Evil Doesn't Get The Last Word
“Then the righteous will shine like the sun …”
During World War II, Hungary had largely avoided Nazi pressure to persecute the Jews until the spring of 1944, when Adolf Eichmann arrived on the scene. During six weeks of terror, from mid-May to the end of June 1944, Eichmann sent almost 450,000 Hungarian Jews to their deaths. Yet a Swedish diplomat named Raoul Wallenberg managed to get many Jews out of Hungary on Swedish passports. His tireless efforts saved around 30,000 people. His reward? When the Soviets rolled into Hungary, they took Wallenberg prisoner and he disappeared into a Soviet gulag. No one knows exactly what befell him. Despite efforts to get him released, he was never freed and he died, deserted and alone, in a Soviet prison or labor camp.
A cynic would say that no good deed goes unpunished. But today’s Gospel offers comfort to all the Raoul Wallenbergs of the world, and to all those who were herded into cattle cars and dumped into gas chambers. Evil will not triumph. Evil will not have the last word. No matter the degree to which justice is perverted in this world, justice will be done in the next. In the parable of the weeds and the wheat, Jesus counsels us to have patience now, for we are still in the time of mercy. While it lasts, God never stops calling his wayward children to repentance. But at some point the judgment will come, and the angels will reap the harvest of the earth. Some wrongs will never be righted on this earth. But they will be righted—not in our time, but in God’s. And that should reassure us that though it tarries, the day of justice will not be put off forever. The Lord hears the cry of the poor.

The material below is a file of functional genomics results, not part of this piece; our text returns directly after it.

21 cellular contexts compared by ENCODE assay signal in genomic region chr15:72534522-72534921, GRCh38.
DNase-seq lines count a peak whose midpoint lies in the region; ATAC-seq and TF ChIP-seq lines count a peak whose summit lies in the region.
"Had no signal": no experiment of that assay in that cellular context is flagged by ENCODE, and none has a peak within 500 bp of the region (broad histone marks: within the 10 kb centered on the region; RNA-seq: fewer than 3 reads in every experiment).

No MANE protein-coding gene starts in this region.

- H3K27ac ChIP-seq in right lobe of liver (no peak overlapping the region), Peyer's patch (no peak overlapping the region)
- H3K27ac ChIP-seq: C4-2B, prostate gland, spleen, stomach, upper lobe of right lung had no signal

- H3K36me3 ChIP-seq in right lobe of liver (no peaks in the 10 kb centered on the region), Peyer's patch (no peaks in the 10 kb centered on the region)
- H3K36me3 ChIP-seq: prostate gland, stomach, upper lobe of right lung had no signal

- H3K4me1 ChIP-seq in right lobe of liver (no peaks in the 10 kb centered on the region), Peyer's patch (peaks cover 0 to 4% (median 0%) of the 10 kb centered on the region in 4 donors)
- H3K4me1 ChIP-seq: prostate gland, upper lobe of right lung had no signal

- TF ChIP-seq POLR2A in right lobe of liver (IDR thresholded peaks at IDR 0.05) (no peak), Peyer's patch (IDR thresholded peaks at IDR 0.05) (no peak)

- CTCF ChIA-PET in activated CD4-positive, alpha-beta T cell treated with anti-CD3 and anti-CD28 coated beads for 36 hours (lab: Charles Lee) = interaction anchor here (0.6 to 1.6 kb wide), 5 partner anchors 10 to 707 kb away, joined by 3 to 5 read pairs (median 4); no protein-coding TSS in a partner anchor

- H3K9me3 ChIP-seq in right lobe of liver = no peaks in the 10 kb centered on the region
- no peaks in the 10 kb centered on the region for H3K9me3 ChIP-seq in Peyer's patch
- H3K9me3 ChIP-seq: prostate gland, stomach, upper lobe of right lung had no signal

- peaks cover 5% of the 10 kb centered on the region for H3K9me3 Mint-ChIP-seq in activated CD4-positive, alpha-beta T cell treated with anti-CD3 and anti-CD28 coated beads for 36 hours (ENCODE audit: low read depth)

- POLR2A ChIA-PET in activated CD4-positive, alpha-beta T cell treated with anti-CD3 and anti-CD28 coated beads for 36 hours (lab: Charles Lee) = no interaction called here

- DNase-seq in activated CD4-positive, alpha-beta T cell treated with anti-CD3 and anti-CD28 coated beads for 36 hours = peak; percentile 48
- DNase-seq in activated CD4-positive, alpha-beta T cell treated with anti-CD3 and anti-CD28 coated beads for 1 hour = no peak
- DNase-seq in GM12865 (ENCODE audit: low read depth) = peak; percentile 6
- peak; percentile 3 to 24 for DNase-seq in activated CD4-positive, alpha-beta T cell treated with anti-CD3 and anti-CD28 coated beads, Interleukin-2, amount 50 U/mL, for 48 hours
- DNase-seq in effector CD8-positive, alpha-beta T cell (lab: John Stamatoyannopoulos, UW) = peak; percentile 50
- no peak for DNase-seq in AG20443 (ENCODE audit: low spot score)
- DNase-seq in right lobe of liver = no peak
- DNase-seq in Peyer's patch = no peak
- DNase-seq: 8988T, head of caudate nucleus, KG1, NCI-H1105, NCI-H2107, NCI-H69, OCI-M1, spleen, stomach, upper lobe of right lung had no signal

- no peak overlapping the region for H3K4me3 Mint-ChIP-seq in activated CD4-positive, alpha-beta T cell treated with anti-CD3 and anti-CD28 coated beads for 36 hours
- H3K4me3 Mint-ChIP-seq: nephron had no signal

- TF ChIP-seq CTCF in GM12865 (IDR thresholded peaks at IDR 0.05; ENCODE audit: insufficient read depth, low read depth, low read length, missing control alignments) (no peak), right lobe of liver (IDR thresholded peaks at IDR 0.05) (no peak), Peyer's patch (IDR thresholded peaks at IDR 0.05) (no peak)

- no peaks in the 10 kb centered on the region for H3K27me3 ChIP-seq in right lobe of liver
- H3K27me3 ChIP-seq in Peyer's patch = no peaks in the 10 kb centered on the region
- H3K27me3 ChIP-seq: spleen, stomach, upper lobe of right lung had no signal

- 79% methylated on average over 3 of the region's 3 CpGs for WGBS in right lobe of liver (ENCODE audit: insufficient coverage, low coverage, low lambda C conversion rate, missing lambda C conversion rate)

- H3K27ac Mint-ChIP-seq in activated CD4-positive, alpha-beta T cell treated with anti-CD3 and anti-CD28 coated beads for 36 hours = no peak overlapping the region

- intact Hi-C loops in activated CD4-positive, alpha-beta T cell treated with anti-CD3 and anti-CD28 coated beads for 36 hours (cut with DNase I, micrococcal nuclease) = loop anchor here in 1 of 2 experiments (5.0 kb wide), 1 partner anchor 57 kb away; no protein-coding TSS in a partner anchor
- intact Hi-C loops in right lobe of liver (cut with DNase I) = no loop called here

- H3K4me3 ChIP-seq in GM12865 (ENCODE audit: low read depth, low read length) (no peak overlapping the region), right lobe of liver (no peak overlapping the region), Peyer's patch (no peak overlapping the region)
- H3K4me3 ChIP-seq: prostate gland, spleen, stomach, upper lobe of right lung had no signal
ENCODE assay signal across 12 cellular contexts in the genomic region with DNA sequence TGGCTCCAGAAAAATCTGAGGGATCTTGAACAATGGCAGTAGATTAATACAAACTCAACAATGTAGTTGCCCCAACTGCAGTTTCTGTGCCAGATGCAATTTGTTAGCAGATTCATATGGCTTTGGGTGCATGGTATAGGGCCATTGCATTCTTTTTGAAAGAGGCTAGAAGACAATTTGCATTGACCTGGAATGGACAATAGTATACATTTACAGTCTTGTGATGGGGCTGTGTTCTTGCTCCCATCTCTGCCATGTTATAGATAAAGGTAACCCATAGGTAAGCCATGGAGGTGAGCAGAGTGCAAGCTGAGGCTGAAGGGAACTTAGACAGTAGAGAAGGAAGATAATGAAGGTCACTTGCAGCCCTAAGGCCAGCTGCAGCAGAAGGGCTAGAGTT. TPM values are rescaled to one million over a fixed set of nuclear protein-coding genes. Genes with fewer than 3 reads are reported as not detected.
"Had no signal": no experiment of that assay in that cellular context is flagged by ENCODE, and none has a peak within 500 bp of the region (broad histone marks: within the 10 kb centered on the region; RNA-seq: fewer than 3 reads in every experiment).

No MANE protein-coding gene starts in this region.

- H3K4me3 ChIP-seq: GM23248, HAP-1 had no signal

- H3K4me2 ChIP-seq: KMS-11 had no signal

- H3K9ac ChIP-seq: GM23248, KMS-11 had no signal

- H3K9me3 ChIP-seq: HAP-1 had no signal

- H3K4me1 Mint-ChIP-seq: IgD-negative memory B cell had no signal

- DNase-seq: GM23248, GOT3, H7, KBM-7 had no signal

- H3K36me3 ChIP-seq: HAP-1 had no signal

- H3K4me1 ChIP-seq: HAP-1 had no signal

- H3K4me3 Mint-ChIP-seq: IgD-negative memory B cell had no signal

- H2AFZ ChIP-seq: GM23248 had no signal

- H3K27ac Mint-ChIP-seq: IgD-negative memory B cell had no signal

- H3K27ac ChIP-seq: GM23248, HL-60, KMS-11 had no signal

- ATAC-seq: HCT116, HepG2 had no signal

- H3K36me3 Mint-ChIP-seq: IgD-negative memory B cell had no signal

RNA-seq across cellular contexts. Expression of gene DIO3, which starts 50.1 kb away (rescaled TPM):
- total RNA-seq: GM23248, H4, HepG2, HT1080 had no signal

Jesus, this Gospel makes me fear the day of reckoning, but at the same time I find it comforting. I don’t like to dwell on the face of evil in the world. Yet I cannot deny its existence and I can’t make sense of it. You tell us quite plainly that the enemy, the devil, is at work in the world sowing seeds of evil. But the power of your love is stronger than the power of evil. In the end, your love will triumph. Lord, I believe in your love and its power to overcome evil. Increase my faith.
“Explain to us the parable.”
Daughters of St. Paul. (2011). Ordinary Grace Weeks 1–17: Daily Gospel Reflections. (M. G. Dateno & M. L. Trouvé, Eds.) (pp. 296–297). Boston, MA: Pauline Books & Media.